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PIA Press Release
2005/03/01

The women weavers of Miagao: Weaving their lives, their dreams

By Elsa S. Subong

Miagao, Iloilo (1 March) -- If the hand that rocks the cradle, rocks the world, for the women weavers of Miag-ao, the hand that weaves, weaves the thread of life that moves forever.

Corazon Montagot, 69 years old, started to weave when she was only seven years old. All through her days and even nights, when needed, she works at her loom, putting together the fine threads, as if she were putting together her own dreams with her patience and diligence.

"Amo lang dya ang naman-an ko nga obra halin pa kagto," she said in the local dialect, which means that weaving was the only job she learned to do, owing this from her grandmother and her own mother.

"Amo dya kabuhi ko," (This is my life) Corazon said as she looked up from her work, her tired eyes glittering. She will not stop weaving as long as she can still see the thread and her hands are still strong. Her children were able to go to school and her daily needs answered through her income, which though not big but at least, sustaining even some of her grandchildren are going to college through their family income from weaving. She said that for a woman like her and all the other weavers of the Indag-an Multi-Purpose Cooperative , weaving is a tradition, a culture that depicts a similar indispensable routine, like that of a daily household chore, even a past time.

She was there bent on her loom, working skillfully and patiently, on the day President Gloria Macapagal Arroyo visited Bgy. Indag-an, Miagao, Iloilo, to see the growing loom-weaving industry, specializing in hablon.

"Sobra gid nga kalipay kon makahapit daad si Presidente Gloria giya sa Coop."(How happy it will be if President Gloria can drop by here at the Coop), says Corazon, without knowing that the coaster the President was riding in had already passed. In spite of the fact that she missed seeing the President, Corazon was still happy that GMA recognized their efforts by visiting the place and endorsing the industry as a priority concern..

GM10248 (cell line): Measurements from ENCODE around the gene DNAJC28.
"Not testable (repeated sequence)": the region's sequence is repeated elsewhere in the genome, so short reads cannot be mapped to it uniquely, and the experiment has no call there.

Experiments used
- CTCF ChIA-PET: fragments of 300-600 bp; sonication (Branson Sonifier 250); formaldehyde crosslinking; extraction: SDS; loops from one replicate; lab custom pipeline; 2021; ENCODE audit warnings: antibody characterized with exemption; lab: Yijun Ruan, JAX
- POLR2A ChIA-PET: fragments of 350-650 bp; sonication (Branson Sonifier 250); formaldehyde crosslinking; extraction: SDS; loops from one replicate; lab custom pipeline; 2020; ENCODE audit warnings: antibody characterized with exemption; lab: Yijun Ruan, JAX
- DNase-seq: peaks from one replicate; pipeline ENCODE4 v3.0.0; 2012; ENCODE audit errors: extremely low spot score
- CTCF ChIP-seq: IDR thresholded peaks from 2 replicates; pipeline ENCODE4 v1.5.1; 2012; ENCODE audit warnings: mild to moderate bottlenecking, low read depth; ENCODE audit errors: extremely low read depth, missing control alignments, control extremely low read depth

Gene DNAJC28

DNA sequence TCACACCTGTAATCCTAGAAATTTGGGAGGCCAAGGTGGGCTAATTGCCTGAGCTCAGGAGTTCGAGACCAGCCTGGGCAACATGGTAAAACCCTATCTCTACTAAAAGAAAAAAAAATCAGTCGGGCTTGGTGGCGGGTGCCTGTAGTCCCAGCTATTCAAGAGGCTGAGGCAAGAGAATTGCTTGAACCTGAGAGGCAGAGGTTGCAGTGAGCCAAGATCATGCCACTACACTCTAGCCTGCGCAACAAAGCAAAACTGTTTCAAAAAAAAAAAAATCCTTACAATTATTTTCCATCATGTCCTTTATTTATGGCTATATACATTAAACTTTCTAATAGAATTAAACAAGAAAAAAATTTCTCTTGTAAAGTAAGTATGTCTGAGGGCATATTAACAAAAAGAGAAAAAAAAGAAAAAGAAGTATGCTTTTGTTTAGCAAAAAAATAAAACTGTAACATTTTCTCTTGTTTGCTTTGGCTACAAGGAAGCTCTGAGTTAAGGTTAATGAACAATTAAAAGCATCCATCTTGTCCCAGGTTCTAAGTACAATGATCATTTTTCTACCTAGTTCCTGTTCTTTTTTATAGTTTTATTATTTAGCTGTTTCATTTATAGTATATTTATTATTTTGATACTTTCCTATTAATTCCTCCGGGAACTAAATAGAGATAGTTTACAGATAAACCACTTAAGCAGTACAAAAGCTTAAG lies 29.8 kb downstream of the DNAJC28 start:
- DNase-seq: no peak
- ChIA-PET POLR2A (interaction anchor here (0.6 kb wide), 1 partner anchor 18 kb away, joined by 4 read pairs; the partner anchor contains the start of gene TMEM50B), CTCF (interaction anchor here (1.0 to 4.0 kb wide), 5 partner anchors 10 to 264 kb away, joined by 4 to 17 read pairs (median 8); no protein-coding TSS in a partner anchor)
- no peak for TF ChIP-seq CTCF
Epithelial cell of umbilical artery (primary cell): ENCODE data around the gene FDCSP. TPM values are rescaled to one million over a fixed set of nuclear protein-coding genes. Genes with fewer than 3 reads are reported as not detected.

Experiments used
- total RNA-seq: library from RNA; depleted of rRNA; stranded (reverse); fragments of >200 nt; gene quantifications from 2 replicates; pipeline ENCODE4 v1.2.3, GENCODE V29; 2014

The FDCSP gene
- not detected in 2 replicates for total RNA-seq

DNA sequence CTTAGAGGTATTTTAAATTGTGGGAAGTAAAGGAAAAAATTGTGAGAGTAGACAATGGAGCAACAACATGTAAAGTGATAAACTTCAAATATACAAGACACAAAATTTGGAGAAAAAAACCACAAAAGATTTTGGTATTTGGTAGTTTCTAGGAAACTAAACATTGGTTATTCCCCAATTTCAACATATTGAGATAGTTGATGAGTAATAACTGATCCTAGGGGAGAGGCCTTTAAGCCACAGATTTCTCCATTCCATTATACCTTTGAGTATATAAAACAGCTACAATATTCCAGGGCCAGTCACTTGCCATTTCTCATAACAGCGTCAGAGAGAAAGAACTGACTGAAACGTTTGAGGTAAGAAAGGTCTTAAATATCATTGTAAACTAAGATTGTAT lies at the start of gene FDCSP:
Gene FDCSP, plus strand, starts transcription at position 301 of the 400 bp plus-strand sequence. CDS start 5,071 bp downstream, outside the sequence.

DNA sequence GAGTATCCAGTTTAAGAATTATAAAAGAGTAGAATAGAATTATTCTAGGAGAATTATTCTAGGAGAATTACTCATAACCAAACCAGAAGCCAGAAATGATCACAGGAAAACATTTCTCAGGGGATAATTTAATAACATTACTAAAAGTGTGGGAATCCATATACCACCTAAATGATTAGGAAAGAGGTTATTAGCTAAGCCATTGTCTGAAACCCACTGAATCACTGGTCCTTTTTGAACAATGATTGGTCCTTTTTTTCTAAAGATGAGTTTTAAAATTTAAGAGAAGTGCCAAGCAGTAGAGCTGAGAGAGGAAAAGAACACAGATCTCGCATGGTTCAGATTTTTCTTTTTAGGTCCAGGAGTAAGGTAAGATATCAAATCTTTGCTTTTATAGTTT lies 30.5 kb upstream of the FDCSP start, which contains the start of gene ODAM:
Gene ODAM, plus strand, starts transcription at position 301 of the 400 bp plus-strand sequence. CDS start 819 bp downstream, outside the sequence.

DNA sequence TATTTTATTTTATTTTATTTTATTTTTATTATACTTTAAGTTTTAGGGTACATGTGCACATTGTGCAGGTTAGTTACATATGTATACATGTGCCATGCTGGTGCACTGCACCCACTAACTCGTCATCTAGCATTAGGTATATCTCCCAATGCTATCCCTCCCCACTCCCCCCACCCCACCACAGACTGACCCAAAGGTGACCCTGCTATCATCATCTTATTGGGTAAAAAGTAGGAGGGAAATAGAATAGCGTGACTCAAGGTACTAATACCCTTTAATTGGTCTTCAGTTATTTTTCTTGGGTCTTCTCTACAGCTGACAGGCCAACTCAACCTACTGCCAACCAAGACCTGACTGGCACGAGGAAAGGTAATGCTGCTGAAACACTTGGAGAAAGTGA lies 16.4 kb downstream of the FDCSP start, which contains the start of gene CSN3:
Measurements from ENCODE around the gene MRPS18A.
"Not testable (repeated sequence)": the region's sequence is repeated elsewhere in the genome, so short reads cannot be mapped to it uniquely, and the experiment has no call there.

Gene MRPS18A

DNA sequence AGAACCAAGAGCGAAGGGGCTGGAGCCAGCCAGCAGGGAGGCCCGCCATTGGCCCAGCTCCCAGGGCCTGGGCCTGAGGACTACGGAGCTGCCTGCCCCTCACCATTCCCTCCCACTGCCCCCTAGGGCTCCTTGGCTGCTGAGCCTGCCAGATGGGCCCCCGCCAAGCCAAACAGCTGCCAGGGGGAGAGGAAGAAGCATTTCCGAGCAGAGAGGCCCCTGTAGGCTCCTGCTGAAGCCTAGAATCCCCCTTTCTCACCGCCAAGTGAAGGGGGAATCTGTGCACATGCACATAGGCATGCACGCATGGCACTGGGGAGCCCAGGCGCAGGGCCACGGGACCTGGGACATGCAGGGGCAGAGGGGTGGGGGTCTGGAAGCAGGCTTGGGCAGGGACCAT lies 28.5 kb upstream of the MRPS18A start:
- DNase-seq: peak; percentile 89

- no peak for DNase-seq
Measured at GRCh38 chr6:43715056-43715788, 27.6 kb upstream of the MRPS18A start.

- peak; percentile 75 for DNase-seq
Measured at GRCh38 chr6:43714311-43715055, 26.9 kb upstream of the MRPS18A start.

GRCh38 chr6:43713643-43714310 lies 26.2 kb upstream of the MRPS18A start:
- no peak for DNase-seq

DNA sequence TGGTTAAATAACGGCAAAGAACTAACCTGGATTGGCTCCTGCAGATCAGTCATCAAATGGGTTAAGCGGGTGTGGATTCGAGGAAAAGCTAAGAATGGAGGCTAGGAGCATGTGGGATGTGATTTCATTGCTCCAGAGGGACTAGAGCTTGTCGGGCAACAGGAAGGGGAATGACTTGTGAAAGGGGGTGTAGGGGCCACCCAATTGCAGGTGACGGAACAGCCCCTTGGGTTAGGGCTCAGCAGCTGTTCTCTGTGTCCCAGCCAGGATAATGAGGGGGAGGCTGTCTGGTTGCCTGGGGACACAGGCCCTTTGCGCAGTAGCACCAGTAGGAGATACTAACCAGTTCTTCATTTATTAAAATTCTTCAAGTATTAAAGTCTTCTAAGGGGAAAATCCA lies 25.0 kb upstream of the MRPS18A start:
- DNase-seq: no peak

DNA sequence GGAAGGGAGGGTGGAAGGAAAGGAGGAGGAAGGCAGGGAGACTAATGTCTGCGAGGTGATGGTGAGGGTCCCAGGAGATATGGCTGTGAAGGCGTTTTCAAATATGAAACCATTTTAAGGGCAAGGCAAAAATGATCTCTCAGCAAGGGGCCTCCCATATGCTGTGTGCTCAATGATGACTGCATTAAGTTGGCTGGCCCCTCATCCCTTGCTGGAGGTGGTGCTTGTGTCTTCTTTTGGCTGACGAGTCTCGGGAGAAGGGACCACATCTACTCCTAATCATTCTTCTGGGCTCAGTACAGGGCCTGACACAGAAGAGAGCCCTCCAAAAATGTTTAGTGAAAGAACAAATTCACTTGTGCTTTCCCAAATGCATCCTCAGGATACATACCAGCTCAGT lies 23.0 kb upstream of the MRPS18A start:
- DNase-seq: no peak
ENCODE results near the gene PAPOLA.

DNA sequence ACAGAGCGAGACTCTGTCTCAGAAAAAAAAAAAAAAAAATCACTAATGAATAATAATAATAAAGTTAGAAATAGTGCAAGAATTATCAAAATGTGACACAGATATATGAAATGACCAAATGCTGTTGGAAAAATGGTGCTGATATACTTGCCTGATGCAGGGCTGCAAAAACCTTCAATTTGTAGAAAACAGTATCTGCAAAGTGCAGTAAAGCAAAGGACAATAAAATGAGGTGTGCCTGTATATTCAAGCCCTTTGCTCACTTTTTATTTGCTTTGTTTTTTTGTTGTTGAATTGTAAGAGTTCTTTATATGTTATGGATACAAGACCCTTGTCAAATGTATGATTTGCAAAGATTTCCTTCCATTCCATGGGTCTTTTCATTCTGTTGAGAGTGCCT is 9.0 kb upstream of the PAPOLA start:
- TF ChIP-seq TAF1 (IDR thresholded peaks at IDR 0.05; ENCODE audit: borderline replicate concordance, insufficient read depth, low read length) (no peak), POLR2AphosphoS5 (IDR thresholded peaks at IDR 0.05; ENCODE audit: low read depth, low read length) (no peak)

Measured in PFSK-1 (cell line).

The women of Miagao Hablon Weavers Association said that weaving has been creating changes not only in their income but also in their personalities, as they felt a surge of pride in being recognized as the community's weavers because of the increasing demand for their products and the prestige these products are establishing nationwide. All of a sudden they have become important in Miagao's journey toward development.

Josie Espana, 44 years old, with five children, learned weaving at age nine from her Lola. She was not taught formally at that time, but as she would take over the loom each time her Lola took a break, she became skilled in it. Today she can make pretty designs and can finish a maximum of six meters a day, each costing 40 pesos, giving her an income of 240 pesos that she allocates for allowances of her children and for some of their daily needs.

The women all learned hand looming from either their grandmothers, aunts, or mothers, at a very early age. For almost all of them, weaving took the place of formal academic schooling that is why, if it were not for the importance given to the industry, the women said that all they could have become would be ordinary hard-working, harassed housewives and mothers, battered by poverty.

Lourdes Failagotan, 44 years old, reached only up to the elementary level, kindled hope that her six children will be able to get a better education even as she also would like them to learn weaving. Nilda Robido, 31 years old and Patriz Monocay, 42, were pleased that their children have developed an interest in following after their footsteps even if they also want them to finish college courses.

Part of their pride in their craft is the fact that they get trainings facilitated by the Department of Trade and Industry (DTI) to upgrade their skills and know-how, especially in creating unique, fashionable and artistic designs that make their products competitive in market value. Concordia Facto, 53, single proprietor who operates her own hablon business, appreciated the promotion of products which they get through trade fairs and other activities, which increased their sales and challenged them to improve workmanship.

The women said that they are happy with the interest and support of the local government unit. They delighted in the centers constructed to house their looms and the provision for a space where they can display their finished products for the customers and visitors. Before, they had to content themselves with makeshift under-the-house locations, small and dusty. With the help of the British Embassy through then Sen.. Loren Legarda, they were able to avail of funds for building of training centers.

There are several weavers' groups which have been formed out of the mother cooperative, the Indag-an Multi-Purpose Cooperative, and Facto's is one. The others are the Miag-ao Hablon Weaving Center, Connie's Handwoven Products, and Miag-ao Warps and Wefts.

These groups have established their structures and they each have governing bodies, except for the single proprietors. Some men are in these groups serving as members of the board of directors. Not one of the men is a full time weaver. The women, however, felt that men should also learn handloom weaving by heart, but they accept the fact that the loom is the best place for women as they help their men cope with living. Besides, as they sit in their looms every day, the women gather strength from each other, just like the threads they weave, they learn to fashion their responses to life's unending surprises. As they watched their President Gloria Macapagal Arroyo trying her hands on the loom, they felt that they could not falter because a stronger hand holds theirs. (PIA) [top]

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